Wlliam Gilmore Simms
The Cub of the Panther: A Hunter Legend of the ''Old North State'' >> Chapter Fourteen: Catastrophe at Rosedale >> Page 176

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Novel (Romance) | The University of Arkansas Press | 1997
THE TWO GOOD LADIES at Rosedale Cottage, meanwhile continued, after their ancient amiable fashion, to keep life from stagnation, carrying on the habitual game of tit for tat; Mrs. Carter being always
elegant in her sphere, and Aunt Betsy antagonistically vulgar.
Little did they dream, that snowy morning, as they beheld the fleecy
white mantle covering all the ground, for whom that mantle had formed
the death shroud of the preceding night! Little, in the domestic strife
which seldom knew cessation between them, did they dream, that, while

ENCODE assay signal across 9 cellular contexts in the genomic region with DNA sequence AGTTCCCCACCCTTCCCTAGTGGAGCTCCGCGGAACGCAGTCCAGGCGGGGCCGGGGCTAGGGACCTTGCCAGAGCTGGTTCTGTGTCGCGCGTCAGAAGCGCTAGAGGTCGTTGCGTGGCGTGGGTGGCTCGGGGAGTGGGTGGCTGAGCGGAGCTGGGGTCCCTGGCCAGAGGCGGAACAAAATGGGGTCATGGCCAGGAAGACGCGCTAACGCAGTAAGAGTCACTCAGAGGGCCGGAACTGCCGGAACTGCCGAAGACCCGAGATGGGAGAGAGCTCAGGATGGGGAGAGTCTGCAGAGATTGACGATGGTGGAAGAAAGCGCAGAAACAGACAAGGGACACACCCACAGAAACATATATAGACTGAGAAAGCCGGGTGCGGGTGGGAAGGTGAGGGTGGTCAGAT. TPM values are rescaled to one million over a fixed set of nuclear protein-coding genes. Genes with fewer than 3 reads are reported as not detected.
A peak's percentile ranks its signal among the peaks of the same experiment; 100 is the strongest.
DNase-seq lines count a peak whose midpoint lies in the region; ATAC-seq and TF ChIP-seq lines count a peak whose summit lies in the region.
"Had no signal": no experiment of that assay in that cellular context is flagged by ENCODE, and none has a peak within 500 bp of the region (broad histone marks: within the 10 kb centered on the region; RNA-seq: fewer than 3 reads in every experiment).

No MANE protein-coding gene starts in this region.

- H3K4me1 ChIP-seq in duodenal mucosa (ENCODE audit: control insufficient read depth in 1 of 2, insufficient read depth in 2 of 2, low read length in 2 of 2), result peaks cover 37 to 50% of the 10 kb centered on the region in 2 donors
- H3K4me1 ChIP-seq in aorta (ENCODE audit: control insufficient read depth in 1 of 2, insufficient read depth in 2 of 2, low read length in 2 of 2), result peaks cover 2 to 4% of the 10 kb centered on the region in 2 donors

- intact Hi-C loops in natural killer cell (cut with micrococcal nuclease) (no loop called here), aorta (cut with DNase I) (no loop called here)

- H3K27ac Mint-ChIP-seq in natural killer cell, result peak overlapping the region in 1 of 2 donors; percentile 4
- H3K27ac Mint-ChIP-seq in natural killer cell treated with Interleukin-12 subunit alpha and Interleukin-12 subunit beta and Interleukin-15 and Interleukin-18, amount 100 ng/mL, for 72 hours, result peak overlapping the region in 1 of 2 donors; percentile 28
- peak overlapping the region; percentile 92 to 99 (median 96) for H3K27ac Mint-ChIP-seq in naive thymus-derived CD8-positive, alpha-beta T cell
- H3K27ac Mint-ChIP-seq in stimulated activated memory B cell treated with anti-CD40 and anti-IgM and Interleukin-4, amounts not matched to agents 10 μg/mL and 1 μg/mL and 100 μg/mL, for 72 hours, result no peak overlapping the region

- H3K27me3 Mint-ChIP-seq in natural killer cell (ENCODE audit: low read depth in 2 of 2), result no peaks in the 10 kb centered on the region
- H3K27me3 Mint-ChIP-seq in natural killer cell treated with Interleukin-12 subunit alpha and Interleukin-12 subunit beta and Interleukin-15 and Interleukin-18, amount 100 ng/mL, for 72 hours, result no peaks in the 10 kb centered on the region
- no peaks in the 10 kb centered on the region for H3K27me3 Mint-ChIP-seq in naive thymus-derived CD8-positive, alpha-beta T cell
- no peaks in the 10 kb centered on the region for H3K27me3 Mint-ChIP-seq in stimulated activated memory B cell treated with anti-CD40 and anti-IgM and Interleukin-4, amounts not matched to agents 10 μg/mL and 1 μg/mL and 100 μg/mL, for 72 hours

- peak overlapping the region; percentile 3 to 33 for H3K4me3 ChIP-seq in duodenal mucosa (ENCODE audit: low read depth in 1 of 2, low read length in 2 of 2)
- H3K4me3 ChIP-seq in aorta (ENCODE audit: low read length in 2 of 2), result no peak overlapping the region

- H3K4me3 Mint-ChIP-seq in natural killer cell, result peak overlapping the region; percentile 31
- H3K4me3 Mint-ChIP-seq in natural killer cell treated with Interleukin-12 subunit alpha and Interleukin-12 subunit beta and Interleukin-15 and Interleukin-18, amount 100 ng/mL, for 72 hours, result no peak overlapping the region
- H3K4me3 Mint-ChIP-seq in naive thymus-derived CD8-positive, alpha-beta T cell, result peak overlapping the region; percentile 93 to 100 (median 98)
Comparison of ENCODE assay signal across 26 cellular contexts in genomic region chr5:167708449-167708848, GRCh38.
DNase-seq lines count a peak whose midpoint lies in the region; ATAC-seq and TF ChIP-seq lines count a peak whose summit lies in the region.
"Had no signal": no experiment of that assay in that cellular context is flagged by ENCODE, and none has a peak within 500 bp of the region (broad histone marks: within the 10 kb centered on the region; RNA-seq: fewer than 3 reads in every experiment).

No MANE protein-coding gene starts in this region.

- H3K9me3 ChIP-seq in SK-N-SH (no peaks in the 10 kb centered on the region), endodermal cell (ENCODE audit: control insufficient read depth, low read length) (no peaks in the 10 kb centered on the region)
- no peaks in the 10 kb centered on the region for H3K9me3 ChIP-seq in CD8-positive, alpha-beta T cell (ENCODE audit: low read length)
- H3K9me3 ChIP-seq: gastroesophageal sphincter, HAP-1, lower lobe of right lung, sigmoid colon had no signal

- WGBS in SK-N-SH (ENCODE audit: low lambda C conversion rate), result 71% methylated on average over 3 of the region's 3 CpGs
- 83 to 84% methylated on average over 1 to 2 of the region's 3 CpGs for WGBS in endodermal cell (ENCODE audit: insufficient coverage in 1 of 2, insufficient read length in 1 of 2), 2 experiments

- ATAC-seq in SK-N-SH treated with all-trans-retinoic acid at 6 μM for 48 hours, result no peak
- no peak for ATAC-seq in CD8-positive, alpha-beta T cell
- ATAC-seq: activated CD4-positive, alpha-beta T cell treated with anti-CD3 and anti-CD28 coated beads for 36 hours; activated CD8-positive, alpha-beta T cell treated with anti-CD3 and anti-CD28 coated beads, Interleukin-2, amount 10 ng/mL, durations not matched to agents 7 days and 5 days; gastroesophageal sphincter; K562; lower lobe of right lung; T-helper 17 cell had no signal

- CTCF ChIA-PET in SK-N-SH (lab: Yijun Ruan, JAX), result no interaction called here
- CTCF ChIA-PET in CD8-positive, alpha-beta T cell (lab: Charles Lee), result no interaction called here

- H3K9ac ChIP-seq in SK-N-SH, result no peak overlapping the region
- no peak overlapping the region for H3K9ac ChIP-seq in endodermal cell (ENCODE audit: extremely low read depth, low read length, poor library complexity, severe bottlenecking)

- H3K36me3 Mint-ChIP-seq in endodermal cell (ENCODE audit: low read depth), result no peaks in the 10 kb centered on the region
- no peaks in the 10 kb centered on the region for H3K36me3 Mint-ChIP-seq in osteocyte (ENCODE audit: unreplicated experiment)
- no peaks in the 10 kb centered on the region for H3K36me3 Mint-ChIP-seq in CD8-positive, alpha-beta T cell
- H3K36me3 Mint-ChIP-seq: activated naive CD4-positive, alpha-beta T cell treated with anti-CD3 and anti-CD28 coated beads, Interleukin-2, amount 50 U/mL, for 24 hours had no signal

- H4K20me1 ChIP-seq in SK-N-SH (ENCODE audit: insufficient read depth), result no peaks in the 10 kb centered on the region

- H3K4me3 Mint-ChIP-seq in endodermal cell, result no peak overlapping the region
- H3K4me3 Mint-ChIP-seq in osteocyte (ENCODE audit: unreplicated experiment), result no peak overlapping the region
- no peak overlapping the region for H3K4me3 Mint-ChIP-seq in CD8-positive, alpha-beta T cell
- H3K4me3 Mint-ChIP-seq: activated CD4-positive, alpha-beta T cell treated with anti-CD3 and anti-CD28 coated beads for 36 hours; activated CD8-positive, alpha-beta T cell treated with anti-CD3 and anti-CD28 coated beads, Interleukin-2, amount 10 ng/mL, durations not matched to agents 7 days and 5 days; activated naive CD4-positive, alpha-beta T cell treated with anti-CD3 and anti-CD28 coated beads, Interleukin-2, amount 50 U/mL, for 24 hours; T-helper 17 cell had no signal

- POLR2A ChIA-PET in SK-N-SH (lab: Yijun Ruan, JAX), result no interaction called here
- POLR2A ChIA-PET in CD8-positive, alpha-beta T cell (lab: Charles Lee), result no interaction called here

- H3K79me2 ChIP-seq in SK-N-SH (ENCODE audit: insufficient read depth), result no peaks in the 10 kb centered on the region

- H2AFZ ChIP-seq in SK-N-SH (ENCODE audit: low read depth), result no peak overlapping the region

they squabbled about the fortune of the fair daughter, so equally precious
to them both, the Fates had interposed, with their iron will, and were
weaving her melancholy doom. At the very moment when the poor girl
was passing out of the world, her poor mother was fondly calculating
upon her triumphant entrance into, and progress through it! Her head
was full of conjectured successes, splendid displays in society, and an
astonishing distinction by marriage. Alas! alas!
"It's been over two weeks," said Aunt Betsy, interrupting the orien-
tal fancies of Mrs. Carter, "sense Rose has been hyar to see us; and now,
with this heavy fall of snow, that's keeping on to fall as of it would never
stop, I reckon she kain't come for another week.""How often, Betsy Moore, shall I have to rebuke you for your want of
exactitude in respect to dates, numbers and weeks. It is scarcely thirteen
days since Rose has been here last."